Fintech Lending Is on the Rise Globally but Policymakers Must Watch the Space Closely to Protect Consumers: Report

Demand for Fintech services and loans have surged in India this year, according to local news outlet Live Mint. The credit flows of Fintechs and Big-tech firms have increased significantly during the past few years in highly developed countries.

Commercial banks have emerged as leaders when it comes to lending for longer or extended  timeframes. But can Fintechs and Big tech companies offer comparable products and services?

During the past few years, the trend of Fintech credit and lending by tech firms has really picked up. A recent study by Guillio Cornelli (and his colleagues) of the Bank for International Settlements reveals that these alternative forms of lending have grown considerably in areas with unmet demand for credit and also where appropriate institutional framework or infrastructure exists.

Fintech lenders typically provide credit online and are not run by traditional or commercial banks. Meanwhile, Big tech lending involves large firms like Amazon and Google providing credit or financial assistance (but their main product offering is digital technology services).

The study by Cornelli and his colleagues noted that last year, the value of Fintech credit and Big tech credit was around $223 billion and $572 billion, respectively. The report’s authors found that there were several demand factors that led to increased adoption of these new lending models across different global economies. For instance, in developed countries, the demand for credit remains quite high, which creates more opportunities for Fintechs. Countries with fewer physical bank branches or with costly or inefficient banking services also had greater demand for Fintech-based credit solutions, the study confirmed.

The research study further noted that countries with proper regulatory frameworks and guidelines for Fintechs and Big tech lending make it a lot easier for these services to expand, while strict or inflexible banking regulations may hinder their growth and adoption.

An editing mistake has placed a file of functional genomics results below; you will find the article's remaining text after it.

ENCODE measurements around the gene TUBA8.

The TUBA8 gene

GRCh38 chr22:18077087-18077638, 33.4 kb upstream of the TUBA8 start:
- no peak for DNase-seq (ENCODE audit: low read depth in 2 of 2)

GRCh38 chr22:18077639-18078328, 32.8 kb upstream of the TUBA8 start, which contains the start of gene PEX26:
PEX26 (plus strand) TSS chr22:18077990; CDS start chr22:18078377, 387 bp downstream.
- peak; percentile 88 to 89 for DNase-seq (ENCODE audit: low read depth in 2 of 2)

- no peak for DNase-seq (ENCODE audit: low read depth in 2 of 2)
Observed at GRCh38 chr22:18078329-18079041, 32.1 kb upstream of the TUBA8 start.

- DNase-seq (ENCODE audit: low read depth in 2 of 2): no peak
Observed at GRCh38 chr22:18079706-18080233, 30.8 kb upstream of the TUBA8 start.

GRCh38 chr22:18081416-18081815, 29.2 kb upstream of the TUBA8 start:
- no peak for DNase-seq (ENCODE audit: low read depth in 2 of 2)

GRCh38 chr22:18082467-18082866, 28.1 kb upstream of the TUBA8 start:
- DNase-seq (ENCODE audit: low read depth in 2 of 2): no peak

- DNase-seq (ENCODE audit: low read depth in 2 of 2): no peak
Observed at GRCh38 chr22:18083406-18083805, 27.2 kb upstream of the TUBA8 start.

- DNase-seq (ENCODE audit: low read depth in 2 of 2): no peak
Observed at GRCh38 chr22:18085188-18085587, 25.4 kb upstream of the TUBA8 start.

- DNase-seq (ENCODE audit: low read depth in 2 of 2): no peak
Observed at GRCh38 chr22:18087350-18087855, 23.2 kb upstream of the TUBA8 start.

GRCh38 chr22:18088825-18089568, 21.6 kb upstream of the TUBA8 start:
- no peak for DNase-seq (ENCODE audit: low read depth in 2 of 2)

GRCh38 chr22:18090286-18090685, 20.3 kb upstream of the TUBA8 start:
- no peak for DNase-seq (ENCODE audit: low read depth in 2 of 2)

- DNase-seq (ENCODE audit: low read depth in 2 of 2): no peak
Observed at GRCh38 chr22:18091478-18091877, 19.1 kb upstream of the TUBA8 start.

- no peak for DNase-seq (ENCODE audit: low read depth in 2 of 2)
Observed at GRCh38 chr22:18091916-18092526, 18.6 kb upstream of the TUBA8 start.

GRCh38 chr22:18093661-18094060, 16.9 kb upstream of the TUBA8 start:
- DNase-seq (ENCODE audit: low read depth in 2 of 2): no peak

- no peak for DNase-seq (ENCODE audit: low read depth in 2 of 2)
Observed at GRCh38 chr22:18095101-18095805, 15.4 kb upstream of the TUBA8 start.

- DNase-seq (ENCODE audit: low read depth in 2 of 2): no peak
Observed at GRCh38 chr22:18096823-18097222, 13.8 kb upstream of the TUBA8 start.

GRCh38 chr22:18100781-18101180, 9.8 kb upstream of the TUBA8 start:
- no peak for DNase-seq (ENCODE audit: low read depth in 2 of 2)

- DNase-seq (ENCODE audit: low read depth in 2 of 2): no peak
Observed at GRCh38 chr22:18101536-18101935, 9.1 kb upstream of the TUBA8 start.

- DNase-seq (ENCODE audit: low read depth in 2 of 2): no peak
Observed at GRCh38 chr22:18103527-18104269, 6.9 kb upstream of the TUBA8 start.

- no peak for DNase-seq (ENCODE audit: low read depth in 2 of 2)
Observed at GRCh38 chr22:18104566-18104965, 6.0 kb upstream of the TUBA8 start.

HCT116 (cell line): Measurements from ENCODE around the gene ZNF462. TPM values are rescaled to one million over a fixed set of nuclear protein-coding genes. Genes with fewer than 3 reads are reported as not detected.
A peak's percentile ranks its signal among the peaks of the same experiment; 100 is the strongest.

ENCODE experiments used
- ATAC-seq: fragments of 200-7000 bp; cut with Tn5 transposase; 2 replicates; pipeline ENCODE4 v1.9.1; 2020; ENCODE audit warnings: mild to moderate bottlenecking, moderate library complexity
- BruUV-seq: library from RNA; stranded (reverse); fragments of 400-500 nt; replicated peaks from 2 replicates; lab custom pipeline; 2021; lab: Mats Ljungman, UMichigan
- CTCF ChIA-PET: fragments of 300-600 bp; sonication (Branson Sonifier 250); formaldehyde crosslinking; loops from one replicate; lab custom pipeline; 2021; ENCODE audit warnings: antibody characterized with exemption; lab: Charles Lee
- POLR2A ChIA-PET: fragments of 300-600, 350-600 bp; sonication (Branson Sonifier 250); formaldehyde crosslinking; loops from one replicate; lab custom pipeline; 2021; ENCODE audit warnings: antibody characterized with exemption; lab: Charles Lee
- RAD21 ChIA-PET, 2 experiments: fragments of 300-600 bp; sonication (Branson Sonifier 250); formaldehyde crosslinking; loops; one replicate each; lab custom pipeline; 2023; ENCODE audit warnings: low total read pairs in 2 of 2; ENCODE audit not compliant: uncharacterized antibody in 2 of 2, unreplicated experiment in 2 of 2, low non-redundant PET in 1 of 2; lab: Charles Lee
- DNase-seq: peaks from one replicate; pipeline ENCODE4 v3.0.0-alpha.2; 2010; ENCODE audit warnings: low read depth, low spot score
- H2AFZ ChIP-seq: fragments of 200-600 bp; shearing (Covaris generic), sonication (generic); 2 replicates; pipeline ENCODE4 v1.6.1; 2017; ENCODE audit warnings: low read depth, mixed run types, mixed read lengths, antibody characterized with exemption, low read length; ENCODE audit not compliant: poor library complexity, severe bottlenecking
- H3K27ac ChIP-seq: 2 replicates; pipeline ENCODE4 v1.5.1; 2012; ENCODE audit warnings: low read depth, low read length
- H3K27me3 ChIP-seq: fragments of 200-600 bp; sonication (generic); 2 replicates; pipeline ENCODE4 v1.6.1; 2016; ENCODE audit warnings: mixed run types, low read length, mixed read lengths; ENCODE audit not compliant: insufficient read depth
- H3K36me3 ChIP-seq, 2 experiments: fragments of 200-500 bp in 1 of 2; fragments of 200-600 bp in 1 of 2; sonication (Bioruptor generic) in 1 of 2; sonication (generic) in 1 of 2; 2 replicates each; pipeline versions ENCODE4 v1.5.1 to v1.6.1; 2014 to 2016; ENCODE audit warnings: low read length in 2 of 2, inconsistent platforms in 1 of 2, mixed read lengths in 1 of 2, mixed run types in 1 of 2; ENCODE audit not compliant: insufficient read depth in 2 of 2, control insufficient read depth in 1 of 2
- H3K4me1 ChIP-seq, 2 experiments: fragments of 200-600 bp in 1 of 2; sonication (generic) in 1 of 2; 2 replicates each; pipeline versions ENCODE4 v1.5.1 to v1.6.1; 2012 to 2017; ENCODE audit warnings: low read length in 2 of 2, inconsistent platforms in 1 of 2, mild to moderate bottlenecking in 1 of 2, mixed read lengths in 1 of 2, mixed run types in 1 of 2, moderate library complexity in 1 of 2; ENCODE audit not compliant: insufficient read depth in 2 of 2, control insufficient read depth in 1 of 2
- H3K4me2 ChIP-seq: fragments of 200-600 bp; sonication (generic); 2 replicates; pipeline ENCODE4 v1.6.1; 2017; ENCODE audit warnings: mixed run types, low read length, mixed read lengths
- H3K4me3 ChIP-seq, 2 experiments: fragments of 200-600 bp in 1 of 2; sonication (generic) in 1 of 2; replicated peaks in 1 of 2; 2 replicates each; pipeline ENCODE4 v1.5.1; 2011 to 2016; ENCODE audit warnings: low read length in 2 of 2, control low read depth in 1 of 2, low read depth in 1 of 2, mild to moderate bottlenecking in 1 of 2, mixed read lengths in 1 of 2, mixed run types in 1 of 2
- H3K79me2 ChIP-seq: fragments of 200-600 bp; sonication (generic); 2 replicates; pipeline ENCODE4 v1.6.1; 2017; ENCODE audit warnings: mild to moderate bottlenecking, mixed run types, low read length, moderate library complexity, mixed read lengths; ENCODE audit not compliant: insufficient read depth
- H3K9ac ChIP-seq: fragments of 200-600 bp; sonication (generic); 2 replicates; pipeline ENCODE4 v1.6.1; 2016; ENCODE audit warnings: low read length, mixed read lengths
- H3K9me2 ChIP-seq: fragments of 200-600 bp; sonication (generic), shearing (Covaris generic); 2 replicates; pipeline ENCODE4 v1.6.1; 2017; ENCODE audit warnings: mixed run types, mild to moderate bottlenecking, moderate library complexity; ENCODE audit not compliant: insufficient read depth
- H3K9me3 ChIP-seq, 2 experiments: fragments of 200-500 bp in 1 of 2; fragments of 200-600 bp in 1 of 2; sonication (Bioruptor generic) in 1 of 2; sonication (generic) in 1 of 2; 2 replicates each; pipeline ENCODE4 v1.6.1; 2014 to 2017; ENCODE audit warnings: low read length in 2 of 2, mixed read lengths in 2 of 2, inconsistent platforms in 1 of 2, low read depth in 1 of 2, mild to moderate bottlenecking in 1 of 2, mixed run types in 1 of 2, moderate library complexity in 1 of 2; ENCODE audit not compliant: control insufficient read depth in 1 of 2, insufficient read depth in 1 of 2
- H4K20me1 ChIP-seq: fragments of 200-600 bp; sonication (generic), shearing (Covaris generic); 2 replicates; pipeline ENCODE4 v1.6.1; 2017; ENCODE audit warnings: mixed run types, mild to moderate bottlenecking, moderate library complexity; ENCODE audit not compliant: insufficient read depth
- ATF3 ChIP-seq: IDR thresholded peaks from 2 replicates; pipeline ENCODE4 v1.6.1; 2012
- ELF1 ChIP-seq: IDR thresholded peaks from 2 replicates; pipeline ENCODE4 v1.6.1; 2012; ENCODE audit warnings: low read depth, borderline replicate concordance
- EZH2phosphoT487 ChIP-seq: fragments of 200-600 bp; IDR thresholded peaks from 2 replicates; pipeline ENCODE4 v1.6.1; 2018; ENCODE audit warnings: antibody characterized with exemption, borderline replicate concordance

The study’s authors stated that these new Fintech lenders in the credit space are often not included or considered in a country’s official credit statistics, which can be problematic because it can become more challenging for regulators to monitor these activities.

The study also warned that the fast-growing credit market involving such companies may endanger or expose financial systems to various systemic risks. The authors recommended that policymakers should monitor or keep a close eye on these nascent markets in order to better assess their risks and future potential.

Online lenders are now a rapidly growing Fintech segment. As reported recently, UK-based digital banking and online lender Zopa aims to generate profits in 2021, and will compete with Revolut, Monzo, and other European challengers.

Indian Fintech U GRO Capital, an online lending platform for SMEs, reported over $2 million in net profit for the current FY. Fintech lending in Indonesia is also on the rise, but it might not be able to fully support participation from retail investors.

India’s consumer lending platform ZestMoney revealed, earlier this year, that the country’s severe lockdowns led to “almost complete cessation” of economic activity.

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